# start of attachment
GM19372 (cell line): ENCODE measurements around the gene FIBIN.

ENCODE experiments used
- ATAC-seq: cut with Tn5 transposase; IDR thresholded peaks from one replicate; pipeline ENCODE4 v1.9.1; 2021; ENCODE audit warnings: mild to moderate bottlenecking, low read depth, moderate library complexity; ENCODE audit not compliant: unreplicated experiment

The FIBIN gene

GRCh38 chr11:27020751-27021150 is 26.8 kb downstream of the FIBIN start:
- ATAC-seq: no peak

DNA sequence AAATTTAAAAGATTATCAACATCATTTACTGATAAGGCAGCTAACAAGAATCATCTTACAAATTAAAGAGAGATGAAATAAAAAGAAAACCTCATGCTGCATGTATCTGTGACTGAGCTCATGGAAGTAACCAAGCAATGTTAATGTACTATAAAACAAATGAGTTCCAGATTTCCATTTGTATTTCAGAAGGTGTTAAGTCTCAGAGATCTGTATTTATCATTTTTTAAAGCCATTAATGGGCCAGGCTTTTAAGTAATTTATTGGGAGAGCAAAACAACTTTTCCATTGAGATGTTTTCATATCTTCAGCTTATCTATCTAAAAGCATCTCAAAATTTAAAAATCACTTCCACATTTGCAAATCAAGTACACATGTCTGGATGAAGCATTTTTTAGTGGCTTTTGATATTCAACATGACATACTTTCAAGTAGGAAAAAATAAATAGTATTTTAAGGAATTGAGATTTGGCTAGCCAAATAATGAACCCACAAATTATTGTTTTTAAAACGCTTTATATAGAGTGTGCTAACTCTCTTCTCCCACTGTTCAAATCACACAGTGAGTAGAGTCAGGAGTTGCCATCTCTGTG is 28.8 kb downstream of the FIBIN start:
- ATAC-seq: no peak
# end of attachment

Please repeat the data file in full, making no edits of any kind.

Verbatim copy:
GM19372 (cell line): ENCODE measurements around the gene FIBIN.

ENCODE experiments used
- ATAC-seq: cut with Tn5 transposase; IDR thresholded peaks from one replicate; pipeline ENCODE4 v1.9.1; 2021; ENCODE audit warnings: mild to moderate bottlenecking, low read depth, moderate library complexity; ENCODE audit not compliant: unreplicated experiment

The FIBIN gene

GRCh38 chr11:27020751-27021150 is 26.8 kb downstream of the FIBIN start:
- ATAC-seq: no peak

DNA sequence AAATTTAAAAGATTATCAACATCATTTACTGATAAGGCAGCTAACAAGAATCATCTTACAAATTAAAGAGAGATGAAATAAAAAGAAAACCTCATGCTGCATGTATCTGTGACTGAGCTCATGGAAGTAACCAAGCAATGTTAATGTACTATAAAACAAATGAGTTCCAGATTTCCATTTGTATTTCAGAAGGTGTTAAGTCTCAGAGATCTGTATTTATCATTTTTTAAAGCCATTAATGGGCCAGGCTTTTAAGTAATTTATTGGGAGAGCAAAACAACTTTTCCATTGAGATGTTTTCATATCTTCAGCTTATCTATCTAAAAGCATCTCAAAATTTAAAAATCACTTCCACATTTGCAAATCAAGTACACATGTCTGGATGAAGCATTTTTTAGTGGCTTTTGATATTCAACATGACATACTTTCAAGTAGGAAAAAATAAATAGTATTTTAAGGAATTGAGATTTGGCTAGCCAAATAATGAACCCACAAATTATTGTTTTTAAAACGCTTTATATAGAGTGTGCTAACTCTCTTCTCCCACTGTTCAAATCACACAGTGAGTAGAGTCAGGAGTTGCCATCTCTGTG is 28.8 kb downstream of the FIBIN start:
- ATAC-seq: no peak